Monday, May 4, 2015

Speedwell School

This week I visited my cousin C. Stuart Brewster in California. As usual, he loves to share stories of his boyhood in Danvers, and I love to hear his stories.

Stuart speaks fondly of his elementary school, which was Speedwell School, a small private school held in rooms on the second floor of the mansion at Locust Lawn, on Nichols Street, Danvers. His older brothers, David and Dudley, attended the school first. Stuart began in Kindergarden (1932 or 33?) and stayed until May 1941, then enrolled in Proctor Academy as a sophomore in fall 1941. "The number of students varied each year, never more than a dozen during my time there."

The Kindergarten used Froebel methods and materials. (See for more information). Froebel was the German founder of the Kindergarten movement.  Dorothy Jenkins Bartlett taught Kindergarten as well as early grades. She was an artist and taught art for all levels in this school. Stuart writes, "There really were not Grades per say, everyone seemed to be at a different level."

Marian Bill Nichols, Stuart's "Aunt Mayon," taught the upper levels. She was also the owner and administrator of Speedwell School, which had been founded in the 1920's at the Locust Lawn property, which was owned by John Holyoke Nichols, her uncle. She had previously taught at Miss Hammond's School in Salem, after graduating in 1915 from Jackson College, the woman's part of Tufts University.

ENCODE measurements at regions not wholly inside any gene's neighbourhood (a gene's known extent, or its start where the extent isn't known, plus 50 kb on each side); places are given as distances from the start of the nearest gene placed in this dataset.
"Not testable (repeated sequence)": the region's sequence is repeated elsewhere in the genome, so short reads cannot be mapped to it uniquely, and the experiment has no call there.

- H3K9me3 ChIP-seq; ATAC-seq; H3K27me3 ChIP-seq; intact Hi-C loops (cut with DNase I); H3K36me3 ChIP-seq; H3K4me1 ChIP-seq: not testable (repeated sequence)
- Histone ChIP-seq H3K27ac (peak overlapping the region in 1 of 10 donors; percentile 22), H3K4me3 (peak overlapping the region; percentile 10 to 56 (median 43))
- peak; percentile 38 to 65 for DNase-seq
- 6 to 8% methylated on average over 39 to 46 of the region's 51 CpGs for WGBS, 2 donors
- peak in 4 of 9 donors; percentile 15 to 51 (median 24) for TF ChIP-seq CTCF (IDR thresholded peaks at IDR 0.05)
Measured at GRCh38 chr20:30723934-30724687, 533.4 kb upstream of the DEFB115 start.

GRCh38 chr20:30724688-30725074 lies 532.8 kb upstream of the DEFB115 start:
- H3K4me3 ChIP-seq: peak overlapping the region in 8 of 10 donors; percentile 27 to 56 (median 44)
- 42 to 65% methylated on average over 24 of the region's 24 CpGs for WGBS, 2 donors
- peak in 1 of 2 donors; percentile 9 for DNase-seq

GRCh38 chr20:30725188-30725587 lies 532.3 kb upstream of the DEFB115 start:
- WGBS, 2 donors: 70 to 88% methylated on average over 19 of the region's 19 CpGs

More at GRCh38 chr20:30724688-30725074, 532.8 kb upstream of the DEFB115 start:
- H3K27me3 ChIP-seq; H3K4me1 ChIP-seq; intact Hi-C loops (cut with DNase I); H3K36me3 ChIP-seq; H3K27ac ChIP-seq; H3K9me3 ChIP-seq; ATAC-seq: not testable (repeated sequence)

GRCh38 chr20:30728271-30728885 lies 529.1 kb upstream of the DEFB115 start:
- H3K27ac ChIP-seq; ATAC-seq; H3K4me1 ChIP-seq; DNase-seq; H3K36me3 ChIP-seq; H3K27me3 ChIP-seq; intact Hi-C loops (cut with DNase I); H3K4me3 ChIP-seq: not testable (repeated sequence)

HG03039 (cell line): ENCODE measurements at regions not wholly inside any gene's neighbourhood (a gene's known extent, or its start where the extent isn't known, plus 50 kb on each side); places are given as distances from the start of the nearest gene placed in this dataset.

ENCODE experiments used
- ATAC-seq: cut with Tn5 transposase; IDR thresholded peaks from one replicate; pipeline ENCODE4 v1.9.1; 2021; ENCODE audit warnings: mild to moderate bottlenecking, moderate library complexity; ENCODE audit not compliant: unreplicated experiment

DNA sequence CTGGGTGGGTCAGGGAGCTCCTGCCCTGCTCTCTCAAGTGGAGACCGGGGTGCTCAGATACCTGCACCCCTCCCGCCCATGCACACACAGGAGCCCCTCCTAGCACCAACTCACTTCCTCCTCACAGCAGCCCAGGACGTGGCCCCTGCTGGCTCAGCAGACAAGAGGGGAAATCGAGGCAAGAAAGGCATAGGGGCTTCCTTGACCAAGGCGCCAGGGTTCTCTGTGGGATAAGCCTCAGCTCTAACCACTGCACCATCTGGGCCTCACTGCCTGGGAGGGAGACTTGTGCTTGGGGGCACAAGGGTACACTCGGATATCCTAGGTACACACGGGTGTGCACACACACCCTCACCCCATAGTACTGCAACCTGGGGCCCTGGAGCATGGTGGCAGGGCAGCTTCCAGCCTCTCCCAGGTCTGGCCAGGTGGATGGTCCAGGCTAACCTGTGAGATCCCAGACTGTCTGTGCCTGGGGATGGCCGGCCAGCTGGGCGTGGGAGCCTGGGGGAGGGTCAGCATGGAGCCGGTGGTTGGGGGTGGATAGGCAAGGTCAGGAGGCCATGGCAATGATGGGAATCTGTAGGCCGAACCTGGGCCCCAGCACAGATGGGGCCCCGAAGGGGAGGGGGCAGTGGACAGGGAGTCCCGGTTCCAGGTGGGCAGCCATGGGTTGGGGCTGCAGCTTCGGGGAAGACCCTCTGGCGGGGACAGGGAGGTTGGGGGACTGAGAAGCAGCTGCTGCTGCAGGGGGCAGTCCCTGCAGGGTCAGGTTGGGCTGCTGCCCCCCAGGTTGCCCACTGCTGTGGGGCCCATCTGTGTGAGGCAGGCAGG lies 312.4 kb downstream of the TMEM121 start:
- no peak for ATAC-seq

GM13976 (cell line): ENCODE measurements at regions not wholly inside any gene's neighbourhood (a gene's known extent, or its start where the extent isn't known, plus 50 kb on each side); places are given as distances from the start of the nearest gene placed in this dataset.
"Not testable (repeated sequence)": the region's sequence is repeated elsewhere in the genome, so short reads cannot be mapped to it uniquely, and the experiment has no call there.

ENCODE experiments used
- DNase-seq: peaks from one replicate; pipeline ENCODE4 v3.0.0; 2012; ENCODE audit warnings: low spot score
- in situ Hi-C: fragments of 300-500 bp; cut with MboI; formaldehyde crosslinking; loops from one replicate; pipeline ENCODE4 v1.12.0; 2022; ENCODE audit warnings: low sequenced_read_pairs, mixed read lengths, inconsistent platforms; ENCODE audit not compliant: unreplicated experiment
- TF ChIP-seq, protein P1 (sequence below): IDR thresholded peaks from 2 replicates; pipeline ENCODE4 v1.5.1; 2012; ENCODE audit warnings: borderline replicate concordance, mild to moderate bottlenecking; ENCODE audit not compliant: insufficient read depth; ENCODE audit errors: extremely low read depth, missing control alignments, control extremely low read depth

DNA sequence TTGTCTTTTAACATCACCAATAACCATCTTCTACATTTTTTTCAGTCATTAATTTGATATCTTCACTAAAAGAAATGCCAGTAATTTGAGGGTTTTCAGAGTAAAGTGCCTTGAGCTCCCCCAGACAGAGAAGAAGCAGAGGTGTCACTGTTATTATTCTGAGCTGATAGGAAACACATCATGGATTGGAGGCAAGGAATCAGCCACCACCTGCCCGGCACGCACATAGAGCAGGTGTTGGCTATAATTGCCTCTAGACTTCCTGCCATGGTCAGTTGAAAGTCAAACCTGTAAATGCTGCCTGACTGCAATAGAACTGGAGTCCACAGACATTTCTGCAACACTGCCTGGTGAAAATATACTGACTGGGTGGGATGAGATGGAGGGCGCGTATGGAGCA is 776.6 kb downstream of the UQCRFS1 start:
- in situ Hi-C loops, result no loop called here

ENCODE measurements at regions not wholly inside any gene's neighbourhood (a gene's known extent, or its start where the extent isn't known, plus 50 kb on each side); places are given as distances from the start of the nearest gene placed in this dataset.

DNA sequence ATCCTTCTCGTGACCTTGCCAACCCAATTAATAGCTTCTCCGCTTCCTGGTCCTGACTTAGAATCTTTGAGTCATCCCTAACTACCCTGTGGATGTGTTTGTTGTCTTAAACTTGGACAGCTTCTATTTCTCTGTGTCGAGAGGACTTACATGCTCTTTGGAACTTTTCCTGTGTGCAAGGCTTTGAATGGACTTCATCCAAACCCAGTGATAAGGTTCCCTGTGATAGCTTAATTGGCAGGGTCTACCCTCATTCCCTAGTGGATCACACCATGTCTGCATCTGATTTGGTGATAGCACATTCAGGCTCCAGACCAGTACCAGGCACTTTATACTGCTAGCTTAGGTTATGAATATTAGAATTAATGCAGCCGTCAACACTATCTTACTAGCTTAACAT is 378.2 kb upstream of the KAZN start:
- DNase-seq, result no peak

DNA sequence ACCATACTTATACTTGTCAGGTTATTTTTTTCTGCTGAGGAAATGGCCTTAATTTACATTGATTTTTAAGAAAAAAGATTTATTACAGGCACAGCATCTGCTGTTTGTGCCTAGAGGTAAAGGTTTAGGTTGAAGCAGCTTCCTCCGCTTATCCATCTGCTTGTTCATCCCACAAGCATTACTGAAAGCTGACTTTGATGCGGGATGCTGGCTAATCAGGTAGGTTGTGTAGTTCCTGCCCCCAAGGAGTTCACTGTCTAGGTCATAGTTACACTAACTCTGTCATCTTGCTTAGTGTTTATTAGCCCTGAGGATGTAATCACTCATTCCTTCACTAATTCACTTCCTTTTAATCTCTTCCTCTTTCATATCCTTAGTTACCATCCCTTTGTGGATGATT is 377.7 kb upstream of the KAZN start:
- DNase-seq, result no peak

Here is the text of a small flyer promoting the school:


    A Day school for boys and girls between ages of four and ten.
    The location is ideal for nature work as well as a quiet spot for study and ample space for all out door games.
    The work of the child is practically individual although there is the stimulus of group work.
    The tuition fee is $100.00 for the first year and an increase of $25.00 for each succeeding year, this is payable at the beginning of each term. All books are furnished by the children and there is an additional charge of $5 to cover incidentals such as paper, pencils, etc.
    School opens the first of October and closes the first of June. The regular holidays are observed as well as Christmas and spring vacations.
    For further particulars apply to
Marian B. Nichols
                                      98 Preston Street, Hathorne, Mass.
or Telephone 1321-W Danvers.

According to Stuart, the name Speedwell comes from that of the second boat that was to bring Pilgrims from England in 1620 but was forced to turn back when it proved to be un-seaworthy. "I have often wondered just why she chose this name. Maybe because of the Brewster connection to William Brewster who was on the Mayflower?"

Stuart has reminisced about making May baskets at school and the fun of gathering tiny wildflowers at Locust Lawn – Bluets, Indian tobacco, blood root, wild violets – as well as periwinkle and lily-of-the-valley.  School recess was extended for this flower picking. He also recalls trips to the pond to collect polliwogs in jars, which were placed in a classroom for watching.

I 'd like to learn more about this school.  Please add comments (below) or contact me if you attended Speedwell School or have other knowledge of it.  Thank you.